Monday, January 14, 2013
Luke Russert is an insufferable, arrogant, ignorant boor. I have a gnawing belief that he has his job only because of deference to his late father Tim Russert. Does NBC have any other 27-year old "pundits"? As an admirer of Tim Russert, I was willing to give his son a fair appraisal, but I find Lil' Luke intolerable.
Recently, Russert asked this dumb, bigoted question of Nancy Pelosi: "Your colleagues privately say that your decision to stay on prohibits the Party from having younger leadership. What's your response?"
I yelled at the television: "How dare that little twerp! Did he ask Mitch McConnell that?" I seriously doubt that Russert would have dared to ask the 70-year-old McConnell or the 70-year-old Harry Reid the same obtuse question! If the 72-year old Ms. Pelosi were not the House Minority Leader, then Mr. Hoyer, the 73-year-old House Minority Whip, would be next in line and the 72-year-old Assistant Leader James Clyburn would follow! How ignorant of Russert not to know such information; I'm not even a reporter, but I know these things, and I'm OLD!
Ms. Pelosi answered, calmly, but adroitly, "Oh, you always ask that question, except to Mitch McConnell. So you're suggesting everybody step aside? Let's for the moment honor it as a legitimate question although it's offensive, but you don't realize it, I guess." She then went on to describe how, as a mother of five, she didn't start her career until her children were at an age when she wasn't needed as a full-time mother. She said that she started her political career 14 years behind her male colleagues. (CLICK HERE to hear Ms. Pelosi's perfect rejoinder.)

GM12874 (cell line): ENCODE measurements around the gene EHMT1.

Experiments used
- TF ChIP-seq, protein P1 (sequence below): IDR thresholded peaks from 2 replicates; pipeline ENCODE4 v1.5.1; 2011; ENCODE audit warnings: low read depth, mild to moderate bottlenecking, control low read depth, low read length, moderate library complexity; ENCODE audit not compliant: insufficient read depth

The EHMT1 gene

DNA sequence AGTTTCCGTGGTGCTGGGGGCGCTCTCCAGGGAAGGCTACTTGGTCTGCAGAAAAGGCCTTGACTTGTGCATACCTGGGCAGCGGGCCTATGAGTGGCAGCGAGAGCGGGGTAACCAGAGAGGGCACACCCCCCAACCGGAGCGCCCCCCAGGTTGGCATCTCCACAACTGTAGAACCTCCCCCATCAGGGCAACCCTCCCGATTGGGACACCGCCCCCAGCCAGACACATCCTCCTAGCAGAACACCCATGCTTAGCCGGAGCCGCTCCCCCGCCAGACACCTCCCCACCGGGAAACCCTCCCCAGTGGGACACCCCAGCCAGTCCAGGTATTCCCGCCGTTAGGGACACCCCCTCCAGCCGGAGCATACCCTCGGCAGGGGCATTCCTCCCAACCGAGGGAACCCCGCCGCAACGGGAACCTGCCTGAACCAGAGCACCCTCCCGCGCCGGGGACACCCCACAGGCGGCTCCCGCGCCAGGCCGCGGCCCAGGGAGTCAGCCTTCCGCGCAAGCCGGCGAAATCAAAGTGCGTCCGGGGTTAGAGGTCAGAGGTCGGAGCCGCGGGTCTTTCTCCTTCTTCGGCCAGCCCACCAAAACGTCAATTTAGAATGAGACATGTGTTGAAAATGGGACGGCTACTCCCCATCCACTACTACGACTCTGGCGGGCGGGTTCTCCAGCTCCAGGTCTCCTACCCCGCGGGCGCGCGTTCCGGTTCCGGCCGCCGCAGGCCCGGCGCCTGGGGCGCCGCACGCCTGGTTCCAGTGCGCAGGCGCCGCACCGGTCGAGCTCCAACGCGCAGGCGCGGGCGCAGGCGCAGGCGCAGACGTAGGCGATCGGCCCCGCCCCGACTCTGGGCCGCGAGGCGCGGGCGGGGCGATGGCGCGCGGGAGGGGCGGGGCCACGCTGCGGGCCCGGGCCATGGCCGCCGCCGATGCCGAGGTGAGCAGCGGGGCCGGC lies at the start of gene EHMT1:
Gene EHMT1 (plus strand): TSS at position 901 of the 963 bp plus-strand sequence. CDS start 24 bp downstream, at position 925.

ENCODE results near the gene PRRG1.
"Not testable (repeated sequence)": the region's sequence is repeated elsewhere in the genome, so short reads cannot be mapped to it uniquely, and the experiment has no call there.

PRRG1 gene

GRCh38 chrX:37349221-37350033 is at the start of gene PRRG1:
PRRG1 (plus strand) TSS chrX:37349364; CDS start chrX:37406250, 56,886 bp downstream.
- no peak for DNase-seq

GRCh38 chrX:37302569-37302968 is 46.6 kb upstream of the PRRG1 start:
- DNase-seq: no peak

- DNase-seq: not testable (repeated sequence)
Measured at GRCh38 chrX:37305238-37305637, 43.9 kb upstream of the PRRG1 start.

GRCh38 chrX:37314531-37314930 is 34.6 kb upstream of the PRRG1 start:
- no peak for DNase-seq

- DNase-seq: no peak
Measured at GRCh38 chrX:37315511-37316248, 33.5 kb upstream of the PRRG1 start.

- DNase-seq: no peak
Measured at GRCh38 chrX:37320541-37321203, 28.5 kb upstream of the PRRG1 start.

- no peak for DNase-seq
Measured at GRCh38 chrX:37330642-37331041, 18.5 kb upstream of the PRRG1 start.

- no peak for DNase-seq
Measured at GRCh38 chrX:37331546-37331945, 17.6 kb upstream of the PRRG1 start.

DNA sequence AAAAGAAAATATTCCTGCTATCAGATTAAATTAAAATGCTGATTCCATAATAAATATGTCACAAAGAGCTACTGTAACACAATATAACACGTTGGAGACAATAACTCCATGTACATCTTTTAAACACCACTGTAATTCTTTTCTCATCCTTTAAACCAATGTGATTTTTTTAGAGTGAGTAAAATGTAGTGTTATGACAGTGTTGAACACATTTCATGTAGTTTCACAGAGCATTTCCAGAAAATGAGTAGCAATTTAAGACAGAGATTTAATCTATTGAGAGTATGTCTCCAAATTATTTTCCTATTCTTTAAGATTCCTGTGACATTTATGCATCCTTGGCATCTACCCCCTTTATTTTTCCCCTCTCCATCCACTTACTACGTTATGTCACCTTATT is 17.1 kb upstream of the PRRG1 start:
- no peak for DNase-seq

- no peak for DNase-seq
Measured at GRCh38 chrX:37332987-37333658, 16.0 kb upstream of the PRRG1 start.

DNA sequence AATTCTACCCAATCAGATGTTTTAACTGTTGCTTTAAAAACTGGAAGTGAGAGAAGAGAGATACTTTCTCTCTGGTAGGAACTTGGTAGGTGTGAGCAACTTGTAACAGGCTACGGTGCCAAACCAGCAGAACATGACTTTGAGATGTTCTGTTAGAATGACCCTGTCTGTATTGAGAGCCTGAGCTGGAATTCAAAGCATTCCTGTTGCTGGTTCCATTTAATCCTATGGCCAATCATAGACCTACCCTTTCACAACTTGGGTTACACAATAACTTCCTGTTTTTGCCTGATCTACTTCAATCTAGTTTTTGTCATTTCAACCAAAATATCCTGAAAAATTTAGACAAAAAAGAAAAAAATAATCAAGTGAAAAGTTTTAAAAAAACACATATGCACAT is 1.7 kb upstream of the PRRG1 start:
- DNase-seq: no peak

Lil' Luke DID have enough sense not to continue after being upbraided with Pelosi's substantive answer.
Les asked, "I wonder if he thinks his dad should have given up his seat on Meet The Press to make room for someone like him?" I answered, "And his mother Maureen Orth; Hell, she must be in her sixties; I wonder if he thinks she should move aside for younger journalists?"
This week, on MSNBC, Russert asked a question and then proceeded to answer his own question. Of course, I knew it was a rhetorical question, but why doesn't someone advise him--or call him down--that it is lame to do that?
Yesterday, he was once again pontificating in his self-satisfied manner, and he said, "i.e." instead of saying "that is". I screamed at the television, "Oh, please MSNBC, please make him stop!
Russert reminds me of the following baseball analogy describing the son of another famous father:
"He was born on 3rd base, scored on a balk, and thinks he hit a home run!"